How do you know that a mouth doesn’t just disappear and you cannot see it now?
I’ve always drawn lips to be open and that it is all there when you draw. If you know how to close them, to create a look, as if the lips were on the edge of that part of the face where it had never been closed. You don’t know the shape, so you don’t know what its like until you see to pull, when your brain tells you that is that part of the mouth. It’s like a small part of that shape is in your hands.
I know how to draw faces, how to know that I am looking at the back of a man’s head. I know that he has a smile, a smile that isn’t just a smile. I know that he is smiling because he’s happy. He is smiling to hide how he’s feeling. And I know because I can see the smile in the mouth. I know that the lips are being pulled, that that is what you are to the face.
Because these people have all the characteristics I want to see and this is the way to get them, the way to go against the conventions, into the world that we are so afraid of with these faces. To let them be seen so they are there when I am looking, and when I am not. I think people are being drawn into the world of makeup through fear, but I know how to see through it with the same tools I use to see through shadows.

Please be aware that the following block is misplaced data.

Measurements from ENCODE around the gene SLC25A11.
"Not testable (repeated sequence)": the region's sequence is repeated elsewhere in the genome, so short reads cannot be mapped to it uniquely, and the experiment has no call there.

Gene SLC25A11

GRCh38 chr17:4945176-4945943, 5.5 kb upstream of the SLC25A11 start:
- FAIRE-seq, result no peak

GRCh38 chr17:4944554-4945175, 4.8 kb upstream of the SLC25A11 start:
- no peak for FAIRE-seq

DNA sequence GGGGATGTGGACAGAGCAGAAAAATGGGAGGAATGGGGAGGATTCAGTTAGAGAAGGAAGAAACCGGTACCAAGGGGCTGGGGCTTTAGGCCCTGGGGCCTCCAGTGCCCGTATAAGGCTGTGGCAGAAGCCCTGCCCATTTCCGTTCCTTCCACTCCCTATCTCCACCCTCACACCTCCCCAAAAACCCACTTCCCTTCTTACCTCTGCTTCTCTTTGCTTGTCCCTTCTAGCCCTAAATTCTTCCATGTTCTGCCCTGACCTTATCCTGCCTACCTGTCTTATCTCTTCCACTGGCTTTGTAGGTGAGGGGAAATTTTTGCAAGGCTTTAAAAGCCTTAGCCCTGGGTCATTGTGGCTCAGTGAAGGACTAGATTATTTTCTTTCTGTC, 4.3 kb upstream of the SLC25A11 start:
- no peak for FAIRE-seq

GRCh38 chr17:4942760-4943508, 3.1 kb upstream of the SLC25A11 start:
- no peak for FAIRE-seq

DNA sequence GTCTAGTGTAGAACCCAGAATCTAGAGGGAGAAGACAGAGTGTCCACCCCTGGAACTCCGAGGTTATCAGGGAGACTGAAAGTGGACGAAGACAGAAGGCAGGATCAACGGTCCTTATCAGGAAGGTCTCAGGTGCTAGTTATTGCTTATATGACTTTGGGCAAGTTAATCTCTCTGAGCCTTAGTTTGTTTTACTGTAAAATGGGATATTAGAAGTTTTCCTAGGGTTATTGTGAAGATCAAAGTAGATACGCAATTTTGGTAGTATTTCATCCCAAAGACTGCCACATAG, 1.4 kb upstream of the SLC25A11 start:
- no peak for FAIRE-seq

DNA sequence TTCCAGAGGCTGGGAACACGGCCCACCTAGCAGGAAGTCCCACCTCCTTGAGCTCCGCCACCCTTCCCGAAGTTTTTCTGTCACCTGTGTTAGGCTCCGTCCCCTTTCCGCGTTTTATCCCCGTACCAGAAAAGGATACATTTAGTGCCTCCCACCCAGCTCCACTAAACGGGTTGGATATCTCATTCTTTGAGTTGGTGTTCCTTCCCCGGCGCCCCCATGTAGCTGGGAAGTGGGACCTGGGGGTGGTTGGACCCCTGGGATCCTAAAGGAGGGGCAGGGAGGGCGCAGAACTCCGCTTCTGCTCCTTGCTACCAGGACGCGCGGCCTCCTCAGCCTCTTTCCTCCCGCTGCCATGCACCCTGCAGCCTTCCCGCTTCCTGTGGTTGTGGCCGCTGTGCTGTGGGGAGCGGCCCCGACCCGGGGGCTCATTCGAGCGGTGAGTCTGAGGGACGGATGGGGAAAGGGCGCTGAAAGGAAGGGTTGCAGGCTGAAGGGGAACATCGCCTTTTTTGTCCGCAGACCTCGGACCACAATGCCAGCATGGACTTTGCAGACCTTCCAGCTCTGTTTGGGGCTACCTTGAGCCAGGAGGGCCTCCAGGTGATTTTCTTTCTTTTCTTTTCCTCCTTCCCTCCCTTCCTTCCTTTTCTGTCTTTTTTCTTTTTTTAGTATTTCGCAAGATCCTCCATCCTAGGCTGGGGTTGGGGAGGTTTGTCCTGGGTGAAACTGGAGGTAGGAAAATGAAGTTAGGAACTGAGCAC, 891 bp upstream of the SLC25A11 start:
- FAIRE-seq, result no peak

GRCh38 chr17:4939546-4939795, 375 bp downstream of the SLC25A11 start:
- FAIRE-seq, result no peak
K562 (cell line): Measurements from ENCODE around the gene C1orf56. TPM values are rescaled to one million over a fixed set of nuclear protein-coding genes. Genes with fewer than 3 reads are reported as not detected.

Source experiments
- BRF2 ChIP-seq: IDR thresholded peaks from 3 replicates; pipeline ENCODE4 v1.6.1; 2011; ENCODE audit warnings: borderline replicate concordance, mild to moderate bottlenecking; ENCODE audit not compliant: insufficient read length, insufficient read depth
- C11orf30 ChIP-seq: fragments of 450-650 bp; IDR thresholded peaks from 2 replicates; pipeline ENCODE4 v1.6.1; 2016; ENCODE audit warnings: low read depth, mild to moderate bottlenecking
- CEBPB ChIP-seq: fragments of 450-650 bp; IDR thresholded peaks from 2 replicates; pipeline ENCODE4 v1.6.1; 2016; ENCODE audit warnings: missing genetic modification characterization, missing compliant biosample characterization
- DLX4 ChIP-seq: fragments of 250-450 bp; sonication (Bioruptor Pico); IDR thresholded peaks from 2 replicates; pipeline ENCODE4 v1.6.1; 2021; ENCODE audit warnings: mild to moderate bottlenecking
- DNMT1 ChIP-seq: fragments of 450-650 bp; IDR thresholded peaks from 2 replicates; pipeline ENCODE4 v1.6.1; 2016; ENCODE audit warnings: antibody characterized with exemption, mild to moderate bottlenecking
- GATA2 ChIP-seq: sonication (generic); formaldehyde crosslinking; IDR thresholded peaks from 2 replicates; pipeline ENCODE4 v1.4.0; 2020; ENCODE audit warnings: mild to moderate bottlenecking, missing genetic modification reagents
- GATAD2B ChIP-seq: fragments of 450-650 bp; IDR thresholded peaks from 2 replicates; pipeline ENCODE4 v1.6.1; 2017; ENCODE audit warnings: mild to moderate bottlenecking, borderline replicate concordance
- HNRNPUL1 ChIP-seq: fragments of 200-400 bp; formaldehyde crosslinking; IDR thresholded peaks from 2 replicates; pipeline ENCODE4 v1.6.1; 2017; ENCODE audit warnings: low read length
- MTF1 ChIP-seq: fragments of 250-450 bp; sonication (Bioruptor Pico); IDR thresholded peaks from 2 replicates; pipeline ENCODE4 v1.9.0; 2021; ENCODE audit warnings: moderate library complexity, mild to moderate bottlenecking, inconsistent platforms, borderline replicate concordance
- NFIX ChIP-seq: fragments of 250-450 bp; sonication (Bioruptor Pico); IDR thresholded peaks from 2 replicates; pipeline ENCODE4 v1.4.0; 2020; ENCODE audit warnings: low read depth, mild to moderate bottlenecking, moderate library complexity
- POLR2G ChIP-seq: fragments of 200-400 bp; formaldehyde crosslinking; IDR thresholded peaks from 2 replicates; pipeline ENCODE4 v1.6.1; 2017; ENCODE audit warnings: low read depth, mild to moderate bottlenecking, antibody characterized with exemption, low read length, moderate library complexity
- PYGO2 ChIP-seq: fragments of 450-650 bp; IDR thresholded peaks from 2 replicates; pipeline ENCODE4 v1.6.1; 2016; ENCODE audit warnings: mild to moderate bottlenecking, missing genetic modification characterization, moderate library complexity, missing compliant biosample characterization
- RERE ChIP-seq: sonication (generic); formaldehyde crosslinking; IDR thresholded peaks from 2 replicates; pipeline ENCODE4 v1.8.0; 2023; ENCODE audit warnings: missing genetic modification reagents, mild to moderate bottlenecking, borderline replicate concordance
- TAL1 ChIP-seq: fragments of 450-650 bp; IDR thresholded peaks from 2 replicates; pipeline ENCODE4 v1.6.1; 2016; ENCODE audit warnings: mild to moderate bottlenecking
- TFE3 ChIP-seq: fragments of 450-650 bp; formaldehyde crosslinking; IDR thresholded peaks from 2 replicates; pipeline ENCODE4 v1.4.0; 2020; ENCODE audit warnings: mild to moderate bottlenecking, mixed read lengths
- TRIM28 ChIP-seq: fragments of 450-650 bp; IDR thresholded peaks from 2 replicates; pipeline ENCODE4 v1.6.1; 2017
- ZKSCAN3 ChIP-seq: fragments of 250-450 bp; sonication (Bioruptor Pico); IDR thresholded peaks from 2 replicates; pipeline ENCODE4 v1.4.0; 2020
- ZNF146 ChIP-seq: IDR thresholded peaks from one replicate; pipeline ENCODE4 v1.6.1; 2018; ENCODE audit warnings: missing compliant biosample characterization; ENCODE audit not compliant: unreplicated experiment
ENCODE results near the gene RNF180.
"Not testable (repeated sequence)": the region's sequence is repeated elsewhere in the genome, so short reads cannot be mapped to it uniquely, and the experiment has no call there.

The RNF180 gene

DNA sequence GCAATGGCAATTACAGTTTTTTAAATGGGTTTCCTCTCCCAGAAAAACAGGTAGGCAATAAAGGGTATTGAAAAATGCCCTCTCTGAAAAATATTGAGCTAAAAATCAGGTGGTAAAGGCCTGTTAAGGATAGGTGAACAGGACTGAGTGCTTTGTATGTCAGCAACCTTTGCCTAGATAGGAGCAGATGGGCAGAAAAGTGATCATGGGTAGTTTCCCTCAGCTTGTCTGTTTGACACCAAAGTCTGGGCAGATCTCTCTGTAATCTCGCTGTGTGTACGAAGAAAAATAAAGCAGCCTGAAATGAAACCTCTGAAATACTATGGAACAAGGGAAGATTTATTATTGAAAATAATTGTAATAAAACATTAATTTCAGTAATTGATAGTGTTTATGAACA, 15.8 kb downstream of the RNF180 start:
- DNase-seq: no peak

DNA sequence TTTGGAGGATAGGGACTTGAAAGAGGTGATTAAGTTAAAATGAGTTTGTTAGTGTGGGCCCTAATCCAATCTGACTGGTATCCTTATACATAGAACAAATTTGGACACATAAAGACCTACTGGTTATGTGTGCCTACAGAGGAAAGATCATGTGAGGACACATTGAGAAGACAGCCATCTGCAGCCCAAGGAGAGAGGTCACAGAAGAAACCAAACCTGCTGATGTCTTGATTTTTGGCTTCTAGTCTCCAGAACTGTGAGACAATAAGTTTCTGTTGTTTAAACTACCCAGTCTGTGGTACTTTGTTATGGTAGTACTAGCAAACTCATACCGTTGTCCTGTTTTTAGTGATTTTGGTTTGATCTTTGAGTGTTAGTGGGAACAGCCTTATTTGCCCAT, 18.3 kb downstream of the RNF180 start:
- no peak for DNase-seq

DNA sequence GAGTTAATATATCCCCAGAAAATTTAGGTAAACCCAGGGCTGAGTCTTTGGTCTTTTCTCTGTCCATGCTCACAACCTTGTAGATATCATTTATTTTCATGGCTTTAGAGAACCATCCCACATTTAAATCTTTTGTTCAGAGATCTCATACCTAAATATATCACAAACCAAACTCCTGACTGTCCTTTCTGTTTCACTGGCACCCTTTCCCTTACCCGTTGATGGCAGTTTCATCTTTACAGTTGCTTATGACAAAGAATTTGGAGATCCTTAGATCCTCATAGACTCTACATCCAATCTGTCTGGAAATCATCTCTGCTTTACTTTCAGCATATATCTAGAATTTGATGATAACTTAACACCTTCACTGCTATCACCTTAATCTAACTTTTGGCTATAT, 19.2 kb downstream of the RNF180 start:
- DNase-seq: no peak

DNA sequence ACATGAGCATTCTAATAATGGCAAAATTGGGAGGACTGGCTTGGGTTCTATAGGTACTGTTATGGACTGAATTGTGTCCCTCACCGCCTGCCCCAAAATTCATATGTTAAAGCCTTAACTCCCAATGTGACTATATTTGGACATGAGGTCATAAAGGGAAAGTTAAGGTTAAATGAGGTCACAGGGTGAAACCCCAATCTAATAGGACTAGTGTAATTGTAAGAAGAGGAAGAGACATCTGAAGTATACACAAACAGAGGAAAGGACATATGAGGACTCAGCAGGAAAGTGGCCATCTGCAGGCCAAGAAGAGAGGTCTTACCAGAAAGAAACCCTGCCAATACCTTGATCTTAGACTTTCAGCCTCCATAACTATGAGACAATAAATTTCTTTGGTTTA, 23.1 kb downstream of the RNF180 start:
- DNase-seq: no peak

How am I supposed to use the brushes when the face is just sitting there waiting in my mouth? These things are only designed for use in the studio.
I know how to draw faces. They are not only my tools, my subjects, they are more important than anything else I know: the brush, the pencil, the palette. It’s my subject because it’s me. I draw them for me and I keep it real and alive. I keep it in balance with how they move when I look at it. I keep it clean and ready to go. I draw them so they will keep on drawing their lives. I don’t mind that they don’t see.
How do I know that they are the way they do? The only thing I can look at is them, because a whole other person is in front of me. That’s all I can see. This is my tool, this is how I know they are looking at me.